On 22 November nine UK companies gathered in London to present the results of their experimentation with the Arm Morello Evaluation Board based on capability hardware enhanced RISC instructions (CHERI) to an audience of cyber-security experts from various parts of the Country.
The event, hosted by Digital Catapult at its headquarters in central London, consisted of a series of presentations by the companies involved with the Digital Security by Design (DSbD) initiative through the Technology Access Programme (TAP), funded by UK Research and Innovation (UKRI).
Technologists, Business Owners, Software Engineers, Product Managers as well as representatives from the government and academia exchanged experiences and views about the outcomes of a six-month experimentation period with DSbD technologies in real-life applications.
Among these there was TELXAI, a supplier of advanced surveillance cameras with secure video transmission and AI-driven video analytics, who successfully used the CHERI powered hardware to add an extra layer of data security to their surveillance cameras – more in the case study.
ScienceScope, a provider of IoT tools, devices and resources across multiple sectors, created a Building Management System (BMS) that is securely linked to their IoT platform, via a CHERI/Morello gateway offering flexibility and integration with data import and export to and from additional third party systems.
rtegrity, a data agility and resilience consultancy based in London, presented their investigation of how library compartmentalisation can be applied to the widely used Storage Performance Development Kit (SPDK) as part of a secured storage stack. Their initial results indicate that library compartmentalisation has the potential to improve the security of the stack.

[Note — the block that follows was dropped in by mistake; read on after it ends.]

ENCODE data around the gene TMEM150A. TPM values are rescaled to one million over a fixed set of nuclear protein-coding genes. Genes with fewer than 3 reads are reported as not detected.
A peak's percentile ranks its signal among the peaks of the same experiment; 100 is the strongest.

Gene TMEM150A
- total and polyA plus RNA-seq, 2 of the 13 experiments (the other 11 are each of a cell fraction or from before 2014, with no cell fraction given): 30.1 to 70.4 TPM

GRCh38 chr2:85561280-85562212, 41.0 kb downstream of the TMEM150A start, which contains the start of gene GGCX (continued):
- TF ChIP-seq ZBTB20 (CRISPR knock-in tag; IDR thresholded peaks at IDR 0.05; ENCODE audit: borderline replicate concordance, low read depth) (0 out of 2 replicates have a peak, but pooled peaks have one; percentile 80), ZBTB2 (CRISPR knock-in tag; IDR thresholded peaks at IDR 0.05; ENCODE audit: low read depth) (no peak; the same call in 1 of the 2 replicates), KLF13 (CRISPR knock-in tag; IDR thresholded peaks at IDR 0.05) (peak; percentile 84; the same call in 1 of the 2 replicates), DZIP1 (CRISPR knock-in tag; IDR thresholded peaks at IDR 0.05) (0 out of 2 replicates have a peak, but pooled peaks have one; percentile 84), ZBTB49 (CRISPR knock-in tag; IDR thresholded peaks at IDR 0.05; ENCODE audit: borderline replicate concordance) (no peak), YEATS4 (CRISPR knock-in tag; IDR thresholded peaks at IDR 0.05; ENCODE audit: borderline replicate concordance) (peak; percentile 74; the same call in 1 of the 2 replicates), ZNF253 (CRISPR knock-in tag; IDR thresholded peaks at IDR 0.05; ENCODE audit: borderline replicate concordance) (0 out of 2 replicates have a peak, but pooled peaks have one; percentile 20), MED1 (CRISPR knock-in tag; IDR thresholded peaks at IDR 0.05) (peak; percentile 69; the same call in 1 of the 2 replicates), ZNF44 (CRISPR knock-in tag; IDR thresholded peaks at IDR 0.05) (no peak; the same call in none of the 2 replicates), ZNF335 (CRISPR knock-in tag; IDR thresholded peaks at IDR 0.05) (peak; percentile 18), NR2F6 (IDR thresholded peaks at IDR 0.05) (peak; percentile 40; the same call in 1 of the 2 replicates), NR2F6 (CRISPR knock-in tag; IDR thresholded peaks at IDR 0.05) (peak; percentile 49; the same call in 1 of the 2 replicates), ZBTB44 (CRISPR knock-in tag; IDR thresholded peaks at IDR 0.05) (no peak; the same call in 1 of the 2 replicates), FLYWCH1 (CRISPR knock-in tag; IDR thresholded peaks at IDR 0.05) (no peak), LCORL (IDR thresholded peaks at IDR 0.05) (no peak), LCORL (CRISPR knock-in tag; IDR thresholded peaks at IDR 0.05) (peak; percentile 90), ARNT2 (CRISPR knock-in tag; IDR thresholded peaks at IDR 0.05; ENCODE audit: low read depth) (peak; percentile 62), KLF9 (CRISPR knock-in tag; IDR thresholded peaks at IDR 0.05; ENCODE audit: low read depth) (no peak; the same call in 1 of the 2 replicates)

Finally Sensor IT, a TAP alumnus, ported a bug-ridden software suite, an email server, to the Morello Board/CheriBSD platform, proving that this completely eliminated all critical security bugs that affected the software.
35 UK companies are now involved with DSbD through TAP. In the last 18 months they have ported over 21 million lines of code to the Arm Morello board for continued experimentation and testing. Digital Catapult has hosted over 30 learning and networking events to facilitate experimentation across the ecosystem.
The Technology Access Programme will be accepting applications for the next cohort of experimenting companies on 15 January. UK-based companies with a culture of exploring, experimenting and inventing with new technologies and a strong focus on cyber security are encouraged to apply. The qualifying companies will look to explore how to port applications to the Morello platform, how the CHERI architecture can secure applications against known memory vulnerabilities, and whether it can enhance code by highlighting potential vulnerabilities and coding malpractices during the development phase.
Technology companies who are interested in applying should register their interest to be notified as soon as the application opens. A £15K grant is available for qualifying companies.
Richard Gonzalez, Director of participating company SensorIT said:
“We have managed to port a bug-ridden, security-flawed application into a complete secure software suite, using only off-the-shelf Morello Board/CheriBSD functionality, if this does not sound amazing, I would not know what would!”
Eleanor Wright, CEO TELXAI said:
“The outcomes achieved through the funding and support of DSbD have added significant value to TELXAI’s growth strategy, and a great deal has been learned through the programme.”